EC Reports on Patenting of Biotechnology in Europe
The report looks at whether patents on gene sequences (DNA sequences) should be allowed according to the classical model of patent claim, whereby a first inventor can claim an invention which covers possible future uses of that sequence, or whether the patent should be restricted so that only the specific use disclosed in the patent application can be claimed (“purpose-bound
protection”). It concludes that "the Commission does not at present intend to take a position on the validity of transposition according to the choice between classical and limited scope of
protection for gene sequences. The Commission will, nonetheless, continue to monitor
whether there are any economic consequences of possible divergences between Member
With regard to stem cells, the report notes a distinction between totipotent stem cells, which are capable of developing into a human being, and pluripotent stem cells, which are not:
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The provisions of the Directive are clear in relation to totipotent stem cells, since each cell could develop into a human being on its own and under Article 5(1) the human body at the various stages of its formation and development cannot constitute a patentable invention. This principle has been reiterated in the practice notice issued by the UK patent office in April 2003.
For pluripotent embryonic stem cells the situation is more complex. The Group of Experts considered that the question of patenting was closely linked to the definition of what constitutes an embryo, and the scope of research allowed, which is determined by national legislation. As regards research funding under the European framework programmes, such funding may be available for projects involving human embryonic stem cell research on a case by case basis.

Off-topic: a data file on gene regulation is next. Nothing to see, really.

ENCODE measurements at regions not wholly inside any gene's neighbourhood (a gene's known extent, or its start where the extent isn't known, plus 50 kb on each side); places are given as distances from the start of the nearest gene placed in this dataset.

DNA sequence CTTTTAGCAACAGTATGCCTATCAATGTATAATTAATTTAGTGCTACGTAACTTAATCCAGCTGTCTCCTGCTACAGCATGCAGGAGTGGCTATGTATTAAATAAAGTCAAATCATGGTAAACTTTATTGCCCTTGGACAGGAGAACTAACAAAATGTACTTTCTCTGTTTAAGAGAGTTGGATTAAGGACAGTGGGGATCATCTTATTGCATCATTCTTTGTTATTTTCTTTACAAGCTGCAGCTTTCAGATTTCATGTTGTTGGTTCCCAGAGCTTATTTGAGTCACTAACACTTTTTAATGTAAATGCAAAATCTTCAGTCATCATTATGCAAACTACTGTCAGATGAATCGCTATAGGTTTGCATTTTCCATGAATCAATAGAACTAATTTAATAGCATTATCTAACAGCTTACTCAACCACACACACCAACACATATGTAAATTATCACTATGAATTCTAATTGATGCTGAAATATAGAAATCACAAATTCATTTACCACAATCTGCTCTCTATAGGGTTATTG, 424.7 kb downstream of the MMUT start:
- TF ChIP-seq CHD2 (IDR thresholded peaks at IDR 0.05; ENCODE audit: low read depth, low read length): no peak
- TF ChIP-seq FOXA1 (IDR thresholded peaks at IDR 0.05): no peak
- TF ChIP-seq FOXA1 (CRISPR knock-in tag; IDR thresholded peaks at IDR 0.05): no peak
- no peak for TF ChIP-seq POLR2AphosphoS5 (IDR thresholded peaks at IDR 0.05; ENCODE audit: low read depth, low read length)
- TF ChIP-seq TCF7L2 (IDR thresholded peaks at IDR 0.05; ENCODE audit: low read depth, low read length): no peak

In the light of the clear divergences which currently exist between Member States as regards the acceptability of research relating to embryonic stem cells, the continuing and rapid developments in this field, and the fact that the Directive itself provides for Member States to refuse patents on grounds of public order or morality under Article 6(1), the Commission considers that it is premature to give further definition or provide for further harmonisation in this area. At the same time the Commission will monitor developments taking into account both the ethical aspects and the potential impact on competitiveness. It has launched a study looking at the ethical and legal aspects of stem cell patenting.